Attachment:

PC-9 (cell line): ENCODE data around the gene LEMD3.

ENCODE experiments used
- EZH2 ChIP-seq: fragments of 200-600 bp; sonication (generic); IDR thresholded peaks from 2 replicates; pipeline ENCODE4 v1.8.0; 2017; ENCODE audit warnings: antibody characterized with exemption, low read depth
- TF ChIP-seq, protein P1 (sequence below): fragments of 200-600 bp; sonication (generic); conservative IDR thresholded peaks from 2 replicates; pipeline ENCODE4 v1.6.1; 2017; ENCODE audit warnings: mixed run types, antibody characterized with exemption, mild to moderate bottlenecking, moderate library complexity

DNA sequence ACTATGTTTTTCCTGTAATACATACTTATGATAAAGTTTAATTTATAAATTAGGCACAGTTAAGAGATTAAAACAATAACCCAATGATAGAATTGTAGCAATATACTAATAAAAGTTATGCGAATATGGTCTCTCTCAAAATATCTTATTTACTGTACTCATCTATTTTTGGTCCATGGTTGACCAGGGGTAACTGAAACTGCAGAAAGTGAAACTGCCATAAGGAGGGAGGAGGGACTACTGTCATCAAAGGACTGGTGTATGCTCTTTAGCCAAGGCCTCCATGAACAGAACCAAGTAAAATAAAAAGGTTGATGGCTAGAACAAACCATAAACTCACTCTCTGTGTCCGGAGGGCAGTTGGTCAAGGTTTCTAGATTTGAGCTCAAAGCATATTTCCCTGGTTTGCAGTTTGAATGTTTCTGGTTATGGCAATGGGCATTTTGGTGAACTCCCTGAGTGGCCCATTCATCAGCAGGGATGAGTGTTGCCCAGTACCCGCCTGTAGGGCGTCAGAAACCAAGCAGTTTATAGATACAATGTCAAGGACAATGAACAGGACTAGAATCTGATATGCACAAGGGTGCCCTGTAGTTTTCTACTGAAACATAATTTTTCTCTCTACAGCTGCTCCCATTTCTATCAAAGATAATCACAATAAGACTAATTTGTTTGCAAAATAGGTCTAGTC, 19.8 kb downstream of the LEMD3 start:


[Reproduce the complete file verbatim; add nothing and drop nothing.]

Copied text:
PC-9 (cell line): ENCODE data around the gene LEMD3.

ENCODE experiments used
- EZH2 ChIP-seq: fragments of 200-600 bp; sonication (generic); IDR thresholded peaks from 2 replicates; pipeline ENCODE4 v1.8.0; 2017; ENCODE audit warnings: antibody characterized with exemption, low read depth
- TF ChIP-seq, protein P1 (sequence below): fragments of 200-600 bp; sonication (generic); conservative IDR thresholded peaks from 2 replicates; pipeline ENCODE4 v1.6.1; 2017; ENCODE audit warnings: mixed run types, antibody characterized with exemption, mild to moderate bottlenecking, moderate library complexity

DNA sequence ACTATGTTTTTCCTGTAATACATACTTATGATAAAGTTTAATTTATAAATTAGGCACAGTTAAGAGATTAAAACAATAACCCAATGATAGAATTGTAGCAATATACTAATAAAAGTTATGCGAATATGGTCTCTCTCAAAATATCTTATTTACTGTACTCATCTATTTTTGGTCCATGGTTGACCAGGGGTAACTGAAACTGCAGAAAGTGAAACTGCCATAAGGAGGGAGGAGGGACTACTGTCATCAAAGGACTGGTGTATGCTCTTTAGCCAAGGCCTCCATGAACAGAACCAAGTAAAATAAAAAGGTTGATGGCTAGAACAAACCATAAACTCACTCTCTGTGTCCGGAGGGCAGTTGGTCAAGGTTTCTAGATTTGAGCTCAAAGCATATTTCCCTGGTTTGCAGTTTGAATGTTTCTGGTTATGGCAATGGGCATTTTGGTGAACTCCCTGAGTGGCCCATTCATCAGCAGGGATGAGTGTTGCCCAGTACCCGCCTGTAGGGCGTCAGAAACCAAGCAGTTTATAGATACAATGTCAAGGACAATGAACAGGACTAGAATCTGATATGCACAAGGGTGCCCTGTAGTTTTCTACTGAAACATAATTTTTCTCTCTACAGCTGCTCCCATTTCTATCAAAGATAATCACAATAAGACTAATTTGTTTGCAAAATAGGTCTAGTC, 19.8 kb downstream of the LEMD3 start: